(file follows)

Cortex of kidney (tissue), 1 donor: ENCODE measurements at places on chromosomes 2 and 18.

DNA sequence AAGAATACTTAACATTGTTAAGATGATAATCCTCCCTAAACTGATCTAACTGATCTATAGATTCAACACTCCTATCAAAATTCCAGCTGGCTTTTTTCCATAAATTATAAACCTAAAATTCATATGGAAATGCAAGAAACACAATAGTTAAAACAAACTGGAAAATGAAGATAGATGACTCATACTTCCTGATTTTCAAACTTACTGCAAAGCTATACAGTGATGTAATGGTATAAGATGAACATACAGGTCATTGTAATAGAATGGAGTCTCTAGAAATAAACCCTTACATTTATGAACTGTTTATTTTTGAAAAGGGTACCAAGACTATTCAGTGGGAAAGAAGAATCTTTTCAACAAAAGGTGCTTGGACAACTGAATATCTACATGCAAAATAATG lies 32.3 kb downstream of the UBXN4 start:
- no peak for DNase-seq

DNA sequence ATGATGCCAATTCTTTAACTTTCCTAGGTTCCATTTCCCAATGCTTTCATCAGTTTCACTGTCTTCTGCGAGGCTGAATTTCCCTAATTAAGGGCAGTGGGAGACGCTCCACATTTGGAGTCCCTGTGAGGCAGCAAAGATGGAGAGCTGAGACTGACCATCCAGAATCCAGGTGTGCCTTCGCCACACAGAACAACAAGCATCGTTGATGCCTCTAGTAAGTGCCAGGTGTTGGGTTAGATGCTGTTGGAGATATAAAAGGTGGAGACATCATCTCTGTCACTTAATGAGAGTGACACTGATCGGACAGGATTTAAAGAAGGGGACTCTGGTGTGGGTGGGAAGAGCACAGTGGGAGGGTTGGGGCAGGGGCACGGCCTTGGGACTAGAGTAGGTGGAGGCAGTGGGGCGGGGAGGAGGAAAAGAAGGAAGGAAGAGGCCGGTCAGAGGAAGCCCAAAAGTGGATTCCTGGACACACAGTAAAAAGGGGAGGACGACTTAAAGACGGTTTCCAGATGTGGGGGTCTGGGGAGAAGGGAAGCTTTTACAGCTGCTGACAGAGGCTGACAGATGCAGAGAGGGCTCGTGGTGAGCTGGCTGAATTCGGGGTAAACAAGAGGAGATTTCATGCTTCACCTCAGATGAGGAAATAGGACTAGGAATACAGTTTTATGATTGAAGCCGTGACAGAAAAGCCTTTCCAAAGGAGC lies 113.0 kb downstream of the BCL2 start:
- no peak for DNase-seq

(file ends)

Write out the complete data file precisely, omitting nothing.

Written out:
Cortex of kidney (tissue), 1 donor: ENCODE measurements at places on chromosomes 2 and 18.

DNA sequence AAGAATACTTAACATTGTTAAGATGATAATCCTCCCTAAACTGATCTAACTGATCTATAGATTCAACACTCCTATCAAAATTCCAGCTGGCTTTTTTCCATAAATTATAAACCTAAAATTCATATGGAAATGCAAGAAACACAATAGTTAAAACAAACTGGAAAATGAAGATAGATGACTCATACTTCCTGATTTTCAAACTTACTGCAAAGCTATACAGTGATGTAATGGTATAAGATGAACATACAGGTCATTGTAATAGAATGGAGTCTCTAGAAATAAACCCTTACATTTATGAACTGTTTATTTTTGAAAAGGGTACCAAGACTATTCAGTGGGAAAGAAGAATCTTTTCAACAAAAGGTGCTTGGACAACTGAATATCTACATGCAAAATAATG lies 32.3 kb downstream of the UBXN4 start:
- no peak for DNase-seq

DNA sequence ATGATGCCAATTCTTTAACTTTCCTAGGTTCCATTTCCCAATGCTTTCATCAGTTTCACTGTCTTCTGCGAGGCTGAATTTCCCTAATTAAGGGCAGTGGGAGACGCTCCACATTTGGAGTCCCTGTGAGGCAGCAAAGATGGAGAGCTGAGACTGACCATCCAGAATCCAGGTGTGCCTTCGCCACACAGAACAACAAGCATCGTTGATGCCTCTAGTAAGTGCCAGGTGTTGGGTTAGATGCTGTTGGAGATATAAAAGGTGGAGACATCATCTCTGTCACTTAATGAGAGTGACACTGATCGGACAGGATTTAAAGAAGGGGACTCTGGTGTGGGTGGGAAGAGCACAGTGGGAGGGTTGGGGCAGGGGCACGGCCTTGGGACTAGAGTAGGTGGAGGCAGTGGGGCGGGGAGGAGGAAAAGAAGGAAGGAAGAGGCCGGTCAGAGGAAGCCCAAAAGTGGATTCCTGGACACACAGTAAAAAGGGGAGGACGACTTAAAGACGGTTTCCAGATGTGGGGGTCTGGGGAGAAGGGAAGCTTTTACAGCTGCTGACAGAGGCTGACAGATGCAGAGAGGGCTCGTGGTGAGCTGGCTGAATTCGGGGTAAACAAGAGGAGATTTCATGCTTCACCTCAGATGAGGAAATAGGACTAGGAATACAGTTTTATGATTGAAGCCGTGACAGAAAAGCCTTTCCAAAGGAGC lies 113.0 kb downstream of the BCL2 start:
- no peak for DNase-seq